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An Apples-to-Apples Comparison of the Deficit-Reduction Figures in the House and Senate Budget Plans

The House and Senate are scheduled to consider the budget resolutions that their respective budget committees approved last week.  These two budgets — one drafted by House Budget Committee Chair Paul Ryan, the other by Senate Budget Committee Chair Patty Murray — offer sharply contrasting visions.[1]  Yet they are not strictly comparable because they use different sets of starting assumptions (known as budget baselines) from which to measure their policy proposals.  This analysis examines these two budgets relative to a common baseline, thereby allowing for apples-to-apples comparisons. 

The Congressional Budget Office (CBO) projects budgets through 2023 based on current tax and spending law, including scheduled changes.  Recognizing that “current law” is often not a useful starting point for analysis, CBO also publishes projections of possible policy adjustments so that analysts can construct alternative baselines.  Chairman Ryan makes certain adjustments to the CBO baseline to produce his own baseline, from which he measures his remaining budget policies.  Chairwoman Murray makes a different set of adjustments to the CBO baseline.  Thus, both Chairs reject using the pure CBO current-law baseline as their starting point, so the deficit reduction figures set forth in the Ryan and Murray budget explanations are not comparable.

This analysis shows both the House and Senate plans relative to the “current-policy” baseline that we and the Committee for a Responsible Federal Budget (CRFB) jointly use (see Table 1).  Both organizations view this current-policy baseline as a reasonable and convenient starting point for analysis.  (The Appendix explains the various baselines.) 

Table 2 summarizes the deficit reduction achieved since the fall of 2010, when Erskine Bowles and Alan Simpson, co-chairs of the presidential fiscal commission, and a Bipartisan Policy Center task force led by Alice Rivlin and Pete Domenici released their deficit-reduction plans.  It then shows the new amount of deficit reduction in the House and Senate plans and compares the two alternative totals.

Table 1
House-Reported and Senate-Reported Budget Plans,
Measured Relative to CBPP/CRFB Current-Policy Baseline

(Cumulative 10-year totals, 2014-2023, in billions of dollars)
  House Senate
Program reductions:
   Medicare reductions 355 265
   Medicaid and other mandatory health program reductions 2,595 10
   All other mandatory program reductions 1,095 55 a
     Subtotal, reductions in mandatory programs 4,040 330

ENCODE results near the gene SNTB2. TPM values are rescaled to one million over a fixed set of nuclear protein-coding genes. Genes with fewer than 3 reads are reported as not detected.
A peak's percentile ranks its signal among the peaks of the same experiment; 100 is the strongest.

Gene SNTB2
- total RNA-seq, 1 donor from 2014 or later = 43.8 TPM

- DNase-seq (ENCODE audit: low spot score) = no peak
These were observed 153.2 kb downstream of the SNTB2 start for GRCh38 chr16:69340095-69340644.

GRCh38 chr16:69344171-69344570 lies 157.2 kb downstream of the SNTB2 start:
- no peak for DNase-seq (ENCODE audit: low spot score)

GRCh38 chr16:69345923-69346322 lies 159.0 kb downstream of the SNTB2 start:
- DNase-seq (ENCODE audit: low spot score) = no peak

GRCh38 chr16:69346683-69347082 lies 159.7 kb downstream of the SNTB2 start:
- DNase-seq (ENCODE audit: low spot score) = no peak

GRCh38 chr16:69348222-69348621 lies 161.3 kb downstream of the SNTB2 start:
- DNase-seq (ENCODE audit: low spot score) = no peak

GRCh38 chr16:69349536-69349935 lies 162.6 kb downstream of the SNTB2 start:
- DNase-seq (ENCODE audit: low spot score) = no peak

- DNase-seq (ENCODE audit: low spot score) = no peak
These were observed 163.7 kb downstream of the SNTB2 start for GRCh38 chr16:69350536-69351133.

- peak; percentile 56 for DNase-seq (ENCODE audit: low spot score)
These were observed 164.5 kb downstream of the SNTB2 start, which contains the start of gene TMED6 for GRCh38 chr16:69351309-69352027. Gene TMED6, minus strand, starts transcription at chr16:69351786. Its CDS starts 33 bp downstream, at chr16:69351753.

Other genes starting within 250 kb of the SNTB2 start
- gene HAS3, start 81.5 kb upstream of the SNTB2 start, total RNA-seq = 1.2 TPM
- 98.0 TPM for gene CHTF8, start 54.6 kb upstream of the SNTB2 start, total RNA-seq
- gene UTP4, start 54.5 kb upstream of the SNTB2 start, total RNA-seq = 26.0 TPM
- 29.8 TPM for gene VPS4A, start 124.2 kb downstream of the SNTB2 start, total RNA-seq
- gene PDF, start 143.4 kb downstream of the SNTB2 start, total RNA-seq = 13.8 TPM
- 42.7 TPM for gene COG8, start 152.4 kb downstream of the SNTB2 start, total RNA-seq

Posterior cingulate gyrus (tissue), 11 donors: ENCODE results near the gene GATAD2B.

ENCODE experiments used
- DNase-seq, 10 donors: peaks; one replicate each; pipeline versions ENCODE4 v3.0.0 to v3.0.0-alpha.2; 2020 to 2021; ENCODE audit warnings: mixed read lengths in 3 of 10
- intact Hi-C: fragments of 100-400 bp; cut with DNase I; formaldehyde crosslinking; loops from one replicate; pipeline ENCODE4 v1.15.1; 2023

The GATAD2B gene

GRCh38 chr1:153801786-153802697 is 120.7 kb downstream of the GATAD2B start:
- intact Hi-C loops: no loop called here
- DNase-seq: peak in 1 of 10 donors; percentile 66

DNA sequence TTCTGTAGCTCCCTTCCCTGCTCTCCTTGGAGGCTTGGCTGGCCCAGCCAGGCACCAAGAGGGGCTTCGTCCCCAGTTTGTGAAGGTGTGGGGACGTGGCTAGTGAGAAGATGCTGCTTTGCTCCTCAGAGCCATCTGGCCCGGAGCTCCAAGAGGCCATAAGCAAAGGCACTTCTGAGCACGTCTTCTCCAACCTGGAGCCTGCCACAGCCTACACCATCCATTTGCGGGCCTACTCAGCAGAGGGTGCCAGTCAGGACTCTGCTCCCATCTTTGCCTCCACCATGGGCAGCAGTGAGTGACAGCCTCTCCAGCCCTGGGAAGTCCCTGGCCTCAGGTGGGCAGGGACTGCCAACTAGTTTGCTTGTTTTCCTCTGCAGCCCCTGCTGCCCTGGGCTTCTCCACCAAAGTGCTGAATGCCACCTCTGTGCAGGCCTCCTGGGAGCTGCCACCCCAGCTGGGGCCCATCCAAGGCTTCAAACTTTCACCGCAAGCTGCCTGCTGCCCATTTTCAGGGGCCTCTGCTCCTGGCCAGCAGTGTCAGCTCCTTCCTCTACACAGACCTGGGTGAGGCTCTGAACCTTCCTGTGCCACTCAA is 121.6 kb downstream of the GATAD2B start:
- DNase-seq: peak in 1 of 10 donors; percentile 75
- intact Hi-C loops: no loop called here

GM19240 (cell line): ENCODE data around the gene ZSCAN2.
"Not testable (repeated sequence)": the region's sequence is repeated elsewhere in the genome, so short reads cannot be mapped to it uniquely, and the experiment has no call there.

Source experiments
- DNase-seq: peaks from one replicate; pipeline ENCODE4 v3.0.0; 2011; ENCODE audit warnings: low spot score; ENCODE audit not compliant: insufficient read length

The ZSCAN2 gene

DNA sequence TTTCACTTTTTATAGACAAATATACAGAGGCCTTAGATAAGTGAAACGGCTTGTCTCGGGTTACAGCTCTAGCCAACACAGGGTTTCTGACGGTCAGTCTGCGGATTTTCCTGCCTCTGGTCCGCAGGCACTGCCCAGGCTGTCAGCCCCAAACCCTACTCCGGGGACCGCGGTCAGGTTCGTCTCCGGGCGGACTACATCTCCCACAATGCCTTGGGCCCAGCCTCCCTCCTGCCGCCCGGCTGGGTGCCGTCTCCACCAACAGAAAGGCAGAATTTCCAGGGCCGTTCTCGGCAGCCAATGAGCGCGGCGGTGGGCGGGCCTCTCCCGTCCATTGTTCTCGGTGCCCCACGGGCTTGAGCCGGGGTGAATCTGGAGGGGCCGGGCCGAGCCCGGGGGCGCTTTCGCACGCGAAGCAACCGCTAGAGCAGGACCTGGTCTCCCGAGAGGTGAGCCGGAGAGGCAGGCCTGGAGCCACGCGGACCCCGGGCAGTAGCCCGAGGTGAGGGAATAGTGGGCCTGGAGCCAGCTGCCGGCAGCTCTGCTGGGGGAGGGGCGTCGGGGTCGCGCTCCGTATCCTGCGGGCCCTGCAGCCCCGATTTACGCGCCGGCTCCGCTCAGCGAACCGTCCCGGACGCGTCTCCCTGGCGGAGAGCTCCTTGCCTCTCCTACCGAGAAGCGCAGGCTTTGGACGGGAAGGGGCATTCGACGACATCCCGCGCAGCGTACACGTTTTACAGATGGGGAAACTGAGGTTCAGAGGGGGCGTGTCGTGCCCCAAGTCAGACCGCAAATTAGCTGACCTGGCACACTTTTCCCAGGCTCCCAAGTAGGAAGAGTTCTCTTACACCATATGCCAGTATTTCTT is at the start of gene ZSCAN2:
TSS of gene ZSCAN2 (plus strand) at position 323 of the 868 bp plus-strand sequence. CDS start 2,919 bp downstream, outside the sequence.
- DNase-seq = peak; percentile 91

Defense and war expenditure reductions 195 640
   Non-defense discretionary expenditure reductions 970 15 b
     Subtotal, discretionary (annually appropriated) program reductions 1,165 650
   Total program reductions, mandatory and discretionary 5,205 985
Revenue increases 45 c 970
Total deficit-reduction policies 5,255 1,955
   Resulting reduction payments of interest on the debt 980 310
Total deficit reduction 6,240 2,265
Note: This analysis takes the published House and Senate figures at face value.  All figures are rounded to the nearest $5 billion, and may not add due to rounding.
a This figure apparently includes $80 billion in savings partially offset by an estimating difference of $25 billion.
b The Senate figure is the net of reductions over time and up-front jobs initiatives.
c The House plan calls for no revenue increase relative to current law.  However, as explained in the Appendix, the CBPP/CRFB baseline assumes that the improvements in refundable tax credits enacted in 2009 and extended twice since will also be extended when they are due to expire in 2017.  For this reason, the House revenue totals are slightly above the CBPP/CRFB current policy revenue totals.

Key Findings

Except where noted, figures below are relative to the CBPP/CRFB current-policy baseline.

  • Amount of new deficit reduction.  The Senate plan calls for almost $2.3 trillion in additional deficit reduction over 2014-2023 (compared with its published figure of $1.85 trillion).  This is just short of the $2.4 trillion that Erskine Bowles and Alan Simpson recently proposed in their new plan.[2]  It is noticeably more than the $1.5 trillion that CBPP calculates would be sufficient to stabilize the debt at 73 percent of gross domestic product (GDP).[3]   As a result, the Murray plan puts the debt as a share of the economy on a downward trajectory, reducing it to about 70 percent of GDP by 2023.

    Table 2
    Existing Deficit Reduction Plus Effects of House- and Senate-Reported Budgets
    (Cumulative 10-year totals, 2014-2023, in trillions of dollars)
      Program cuts Revenue increases Interest savings TOTAL
    Already enacted
       Discretionary programs, relative to 2010 baseline 1.6 0 0.3 1.9
       ATRA (“fiscal cliff” bill, January 2013) * 0.7 0.1 0.8
         Total deficit reduction to date 1.6 0.7 0.5 2.8
    Proposed by House Budget Committee (see Table 1) 5.2 * 1.0 6.2
       Total, enacted and proposed 6.8 0.7 1.4 9.0
       Distribution of total policy changes
       (excluding interest savings)
    90% 10%    
    Proposed by Senate Budget Committee (see Table 1) 1.0 1.0 0.3 2.3
       Total, enacted and proposed 2.6 1.7 0.8 5.0
       Distribution of total policy changes
       (excluding interest savings)
    61% 39%    
    Note: Figures may not add due to rounding.
    * Signifies less than $50 billion

    The House plan calls for a much larger amount of deficit reduction:  $6.2 trillion (compared with its published figure of $4.6 trillion).  The House plan reduces the debt to about 55 percent of GDP after ten years.

  • Mix of spending cuts and revenue increases.  Leaving aside interest savings, the Senate plan is balanced 50-50 between revenue increases and program cuts.  In contrast, the House plan obtains essentially 100 percent of its deficit reduction from budget cuts.  Its total program cuts are more than 5 times as big as the Senate’s, and its non-defense program cuts are almost 15 times as big as the Senate’s.